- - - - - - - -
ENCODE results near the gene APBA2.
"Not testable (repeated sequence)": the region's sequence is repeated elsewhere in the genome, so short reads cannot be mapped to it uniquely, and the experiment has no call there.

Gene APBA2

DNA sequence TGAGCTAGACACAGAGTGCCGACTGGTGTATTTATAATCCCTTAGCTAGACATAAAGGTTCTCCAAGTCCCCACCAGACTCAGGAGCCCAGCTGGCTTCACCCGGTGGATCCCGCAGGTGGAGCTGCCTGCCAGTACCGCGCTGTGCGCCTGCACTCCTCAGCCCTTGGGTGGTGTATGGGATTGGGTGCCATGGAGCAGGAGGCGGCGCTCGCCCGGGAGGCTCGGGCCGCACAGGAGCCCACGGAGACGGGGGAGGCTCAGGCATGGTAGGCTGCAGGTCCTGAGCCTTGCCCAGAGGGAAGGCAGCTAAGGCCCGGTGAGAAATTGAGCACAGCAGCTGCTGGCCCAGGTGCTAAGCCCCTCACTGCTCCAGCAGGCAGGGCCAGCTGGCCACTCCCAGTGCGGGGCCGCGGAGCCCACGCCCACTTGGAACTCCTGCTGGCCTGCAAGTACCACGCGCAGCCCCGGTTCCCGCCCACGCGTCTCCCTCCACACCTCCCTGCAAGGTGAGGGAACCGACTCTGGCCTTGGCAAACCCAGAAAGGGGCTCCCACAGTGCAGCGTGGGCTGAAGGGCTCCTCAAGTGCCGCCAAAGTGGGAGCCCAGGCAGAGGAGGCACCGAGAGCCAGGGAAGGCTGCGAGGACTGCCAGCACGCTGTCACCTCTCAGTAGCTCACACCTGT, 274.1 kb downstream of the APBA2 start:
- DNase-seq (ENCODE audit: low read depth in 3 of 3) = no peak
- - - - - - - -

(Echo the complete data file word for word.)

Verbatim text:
ENCODE results near the gene APBA2.
"Not testable (repeated sequence)": the region's sequence is repeated elsewhere in the genome, so short reads cannot be mapped to it uniquely, and the experiment has no call there.

Gene APBA2

DNA sequence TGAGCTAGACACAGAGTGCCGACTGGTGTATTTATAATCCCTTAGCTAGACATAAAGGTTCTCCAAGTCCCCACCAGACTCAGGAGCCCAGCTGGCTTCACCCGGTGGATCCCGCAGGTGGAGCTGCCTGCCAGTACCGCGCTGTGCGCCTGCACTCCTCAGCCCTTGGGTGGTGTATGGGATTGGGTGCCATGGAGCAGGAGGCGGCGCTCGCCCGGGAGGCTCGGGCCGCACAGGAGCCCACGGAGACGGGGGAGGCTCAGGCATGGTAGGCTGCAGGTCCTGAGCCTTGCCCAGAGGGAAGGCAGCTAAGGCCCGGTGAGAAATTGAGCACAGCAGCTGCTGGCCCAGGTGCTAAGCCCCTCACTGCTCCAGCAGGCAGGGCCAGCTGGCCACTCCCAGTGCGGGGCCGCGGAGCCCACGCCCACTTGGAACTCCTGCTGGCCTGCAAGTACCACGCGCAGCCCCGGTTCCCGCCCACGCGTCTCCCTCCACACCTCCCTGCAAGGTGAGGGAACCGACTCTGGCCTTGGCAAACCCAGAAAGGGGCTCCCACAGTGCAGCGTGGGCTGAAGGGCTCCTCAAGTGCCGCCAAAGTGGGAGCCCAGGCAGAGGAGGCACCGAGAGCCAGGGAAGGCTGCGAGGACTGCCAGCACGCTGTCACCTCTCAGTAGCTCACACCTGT, 274.1 kb downstream of the APBA2 start:
- DNase-seq (ENCODE audit: low read depth in 3 of 3) = no peak